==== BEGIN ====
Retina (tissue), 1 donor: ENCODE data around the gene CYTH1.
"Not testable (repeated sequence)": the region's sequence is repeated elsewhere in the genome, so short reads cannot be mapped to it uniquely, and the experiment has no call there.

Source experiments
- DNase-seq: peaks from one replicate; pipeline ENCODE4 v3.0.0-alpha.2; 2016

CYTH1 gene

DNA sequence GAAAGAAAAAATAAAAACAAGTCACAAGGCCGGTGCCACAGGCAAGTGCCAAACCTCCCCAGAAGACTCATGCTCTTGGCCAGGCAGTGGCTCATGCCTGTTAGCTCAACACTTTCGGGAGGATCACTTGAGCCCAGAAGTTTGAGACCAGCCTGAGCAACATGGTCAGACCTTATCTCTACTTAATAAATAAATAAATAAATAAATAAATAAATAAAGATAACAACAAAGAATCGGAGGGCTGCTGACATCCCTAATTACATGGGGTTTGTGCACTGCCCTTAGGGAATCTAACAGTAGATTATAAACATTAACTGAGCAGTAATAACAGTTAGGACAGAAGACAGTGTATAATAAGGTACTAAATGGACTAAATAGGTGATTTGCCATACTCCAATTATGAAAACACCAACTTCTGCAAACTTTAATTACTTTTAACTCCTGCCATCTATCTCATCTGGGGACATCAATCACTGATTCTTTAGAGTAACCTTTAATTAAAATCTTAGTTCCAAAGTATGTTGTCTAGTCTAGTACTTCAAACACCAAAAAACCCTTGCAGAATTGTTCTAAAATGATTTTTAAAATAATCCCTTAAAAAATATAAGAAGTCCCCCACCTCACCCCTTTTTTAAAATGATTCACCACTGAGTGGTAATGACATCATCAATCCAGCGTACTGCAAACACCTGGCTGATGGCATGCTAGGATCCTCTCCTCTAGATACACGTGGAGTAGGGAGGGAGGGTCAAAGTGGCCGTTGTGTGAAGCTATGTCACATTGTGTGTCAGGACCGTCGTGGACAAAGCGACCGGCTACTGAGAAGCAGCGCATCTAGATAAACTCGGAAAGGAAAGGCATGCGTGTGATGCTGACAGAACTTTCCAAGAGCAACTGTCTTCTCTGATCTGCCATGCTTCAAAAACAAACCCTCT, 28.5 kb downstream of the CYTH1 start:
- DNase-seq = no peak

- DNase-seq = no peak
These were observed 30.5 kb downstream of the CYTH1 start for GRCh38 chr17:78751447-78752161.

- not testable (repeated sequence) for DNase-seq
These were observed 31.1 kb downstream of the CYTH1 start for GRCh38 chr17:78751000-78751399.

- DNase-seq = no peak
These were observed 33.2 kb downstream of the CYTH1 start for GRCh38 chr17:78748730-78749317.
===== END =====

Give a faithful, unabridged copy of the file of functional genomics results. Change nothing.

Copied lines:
Retina (tissue), 1 donor: ENCODE data around the gene CYTH1.
"Not testable (repeated sequence)": the region's sequence is repeated elsewhere in the genome, so short reads cannot be mapped to it uniquely, and the experiment has no call there.

Source experiments
- DNase-seq: peaks from one replicate; pipeline ENCODE4 v3.0.0-alpha.2; 2016

CYTH1 gene

DNA sequence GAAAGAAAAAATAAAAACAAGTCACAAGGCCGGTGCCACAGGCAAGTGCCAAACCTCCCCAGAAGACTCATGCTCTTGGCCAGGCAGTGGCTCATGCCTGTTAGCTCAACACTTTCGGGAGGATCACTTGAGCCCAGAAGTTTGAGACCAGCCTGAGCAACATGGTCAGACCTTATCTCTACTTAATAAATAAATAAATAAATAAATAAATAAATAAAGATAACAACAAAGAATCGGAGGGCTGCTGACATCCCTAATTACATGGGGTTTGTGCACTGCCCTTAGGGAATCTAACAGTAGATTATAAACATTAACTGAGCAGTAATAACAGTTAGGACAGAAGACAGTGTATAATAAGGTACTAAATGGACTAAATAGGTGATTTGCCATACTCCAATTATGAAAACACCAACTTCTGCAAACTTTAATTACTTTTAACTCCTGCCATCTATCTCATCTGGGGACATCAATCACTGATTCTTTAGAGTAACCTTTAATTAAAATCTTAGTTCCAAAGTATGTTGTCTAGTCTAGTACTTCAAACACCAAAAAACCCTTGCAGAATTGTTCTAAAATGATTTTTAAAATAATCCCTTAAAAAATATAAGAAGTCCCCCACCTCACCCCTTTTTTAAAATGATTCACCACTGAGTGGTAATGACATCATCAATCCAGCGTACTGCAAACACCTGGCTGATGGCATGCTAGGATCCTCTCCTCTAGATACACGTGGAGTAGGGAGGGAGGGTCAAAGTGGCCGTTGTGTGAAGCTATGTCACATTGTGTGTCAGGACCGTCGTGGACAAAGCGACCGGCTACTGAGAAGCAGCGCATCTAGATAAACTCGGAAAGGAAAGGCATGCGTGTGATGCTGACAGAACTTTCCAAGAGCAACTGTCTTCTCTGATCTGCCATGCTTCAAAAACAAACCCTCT, 28.5 kb downstream of the CYTH1 start:
- DNase-seq = no peak

- DNase-seq = no peak
These were observed 30.5 kb downstream of the CYTH1 start for GRCh38 chr17:78751447-78752161.

- not testable (repeated sequence) for DNase-seq
These were observed 31.1 kb downstream of the CYTH1 start for GRCh38 chr17:78751000-78751399.

- DNase-seq = no peak
These were observed 33.2 kb downstream of the CYTH1 start for GRCh38 chr17:78748730-78749317.